Courtesy of Mariah MacCarthy

I'm A Birth Mother. Please Stop Asking Me If I'm A Surrogate.

by Jack MacCarthy

When I tell people that I placed my son in an open adoption with a gay couple, by far the number one question I get asked is, “Cool! So, you were a surrogate?”

It’s not a question that would bother me if I only got it once or twice, but after getting it over and over and over, it gets old. There's a huge difference between being a birth mother and a gestational surrogate, and I want to clarify the distinction once and for all.

I am a birth mother, which means I conceived a child and placed it with another family. A gestational surrogate is someone who has an embryo with someone else's DNA in her uterus and carries the child to term. The title character of Juno, for example, is a birth mother and not a surrogate, even though she decides early on who her child's adoptive family will be. Phoebe from Friends, on the other hand, is a surrogate, and not a birth mother: she agrees to an IVF procedure in order to carry the children of her brother and his wife.

In both cases, a woman is pregnant with a baby that will eventually be living with someone else. But to me, here’s the important difference: a surrogate’s pregnancy is very much planned, and she gets paid for it — usually around $40-50K, according to the surrogacy agency Conceiveabilities. A birth mother’s pregnancy, on the other hand, is usually accidental, and while the adoptive family might cover some of her expenses (in my case, the adoption agency covered my transportation and medical costs), she is not being paid to be a birth mother.

That difference might not seem that important, and maybe it wouldn’t be so important to me if I didn’t get this question all the time. Surrogates are amazing, and there's nothing remotely shameful about being mistaken for one. But since I chose adoption in large part because I was more broke than I’d ever been in my life, and because my pregnancy was not something that I had planned, the question stings. It reminds me of why I made the painful decision to give up my child in the first place. And it makes me think that the person calling me a surrogate is not listening to me when I tell my story.

As a result, whenever I “out” myself as a birth mother, I share the specific details of my story, to make it as clear as humanly possible that I was never a surrogate. “Yeah, I got unexpectedly pregnant and decided to give it to a gay couple," I usually tell people. The phrase "decided to give it up" is key here: if I were a surrogate, my giving my child to another family would be a foregone conclusion since before I got pregnant.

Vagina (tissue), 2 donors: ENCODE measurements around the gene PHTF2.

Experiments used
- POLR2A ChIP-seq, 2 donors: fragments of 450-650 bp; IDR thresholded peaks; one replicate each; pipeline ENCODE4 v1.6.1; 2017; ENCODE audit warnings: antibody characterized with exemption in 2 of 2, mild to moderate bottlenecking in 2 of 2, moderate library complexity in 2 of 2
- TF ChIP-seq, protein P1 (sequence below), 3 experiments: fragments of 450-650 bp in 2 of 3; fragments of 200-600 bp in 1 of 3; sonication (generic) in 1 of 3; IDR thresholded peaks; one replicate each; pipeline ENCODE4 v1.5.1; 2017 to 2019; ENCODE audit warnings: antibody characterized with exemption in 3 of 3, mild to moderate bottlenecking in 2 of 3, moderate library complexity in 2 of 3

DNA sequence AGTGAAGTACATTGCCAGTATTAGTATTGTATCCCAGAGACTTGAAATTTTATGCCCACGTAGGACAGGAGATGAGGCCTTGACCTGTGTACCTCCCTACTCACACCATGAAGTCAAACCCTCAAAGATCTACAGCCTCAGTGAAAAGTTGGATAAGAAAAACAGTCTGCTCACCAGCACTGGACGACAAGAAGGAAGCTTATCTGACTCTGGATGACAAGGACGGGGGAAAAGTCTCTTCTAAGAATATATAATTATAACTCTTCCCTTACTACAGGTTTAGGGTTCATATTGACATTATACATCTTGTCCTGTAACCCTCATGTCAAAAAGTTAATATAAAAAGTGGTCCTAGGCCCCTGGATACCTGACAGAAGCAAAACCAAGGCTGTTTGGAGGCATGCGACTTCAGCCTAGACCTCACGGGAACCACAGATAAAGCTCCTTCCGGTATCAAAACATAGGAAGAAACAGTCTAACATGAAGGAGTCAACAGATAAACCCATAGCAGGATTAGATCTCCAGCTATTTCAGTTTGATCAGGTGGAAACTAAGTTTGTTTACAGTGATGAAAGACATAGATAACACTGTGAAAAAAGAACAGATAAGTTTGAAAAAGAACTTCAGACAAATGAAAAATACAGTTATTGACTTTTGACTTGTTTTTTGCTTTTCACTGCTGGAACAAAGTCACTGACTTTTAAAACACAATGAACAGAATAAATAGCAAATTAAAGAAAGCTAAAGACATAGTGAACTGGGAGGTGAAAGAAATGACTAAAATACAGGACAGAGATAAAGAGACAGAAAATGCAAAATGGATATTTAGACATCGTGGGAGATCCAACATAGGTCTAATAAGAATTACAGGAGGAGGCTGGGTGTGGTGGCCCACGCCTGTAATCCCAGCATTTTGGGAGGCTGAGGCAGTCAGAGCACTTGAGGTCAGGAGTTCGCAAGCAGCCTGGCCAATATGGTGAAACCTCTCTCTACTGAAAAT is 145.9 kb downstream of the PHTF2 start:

I also try to explain to people that my adoption is open, which means that there is regular contact between me, the birth mother, and the adoptive family. (This is not unusual: 36% of adopted kids have had contact with their birth families, according to 2009 data.) I see my son all the time, and that this is a basically happy story.

Still, people seem confused about the conditions of my adoption. They also seem to think that I'd like to make a career out of having other people's babies. Once, a coworker asked me, while I was still pregnant, if I wanted to be a surrogate after I had this baby: “I have these friends who are looking for a surrogate! Is that something you’d be interested in doing?”

“No, I am not going to become a baby factory for other people now," I wanted to say. "I got drunk and was careless with condoms one night; that doesn’t mean I’m going to start renting out my uterus.” Instead, though, I think I just said something like, “I can’t even think about that right now.”

"I am not going to become a baby factory for other people now. I got drunk and was careless with condoms one night; that doesn’t mean I’m going to start renting out my uterus."

For all kinds of great reasons — decreased stigma for single mothers, increased access to birth control and abortion, and so on — adoption is far more rare than it used to be. So I know that my story is unusual. And in my experience, it seems even more unusual for a birth mother to be out and proud, or to casually mention her son when the topic of children comes up. I know that there are very few social norms and scripts in place for what to ask a person who you’ve just found out is a birth mother. I know that people generally mean well, and that the details of my situation are a lot to absorb at once. And that’s all fine.

All I ask is that, if you ever meet a woman who tells you she’s a birth mother, take a moment to process what she’s just told you before you start asking questions. If my experience is any indication, it's possible she’s already answered you.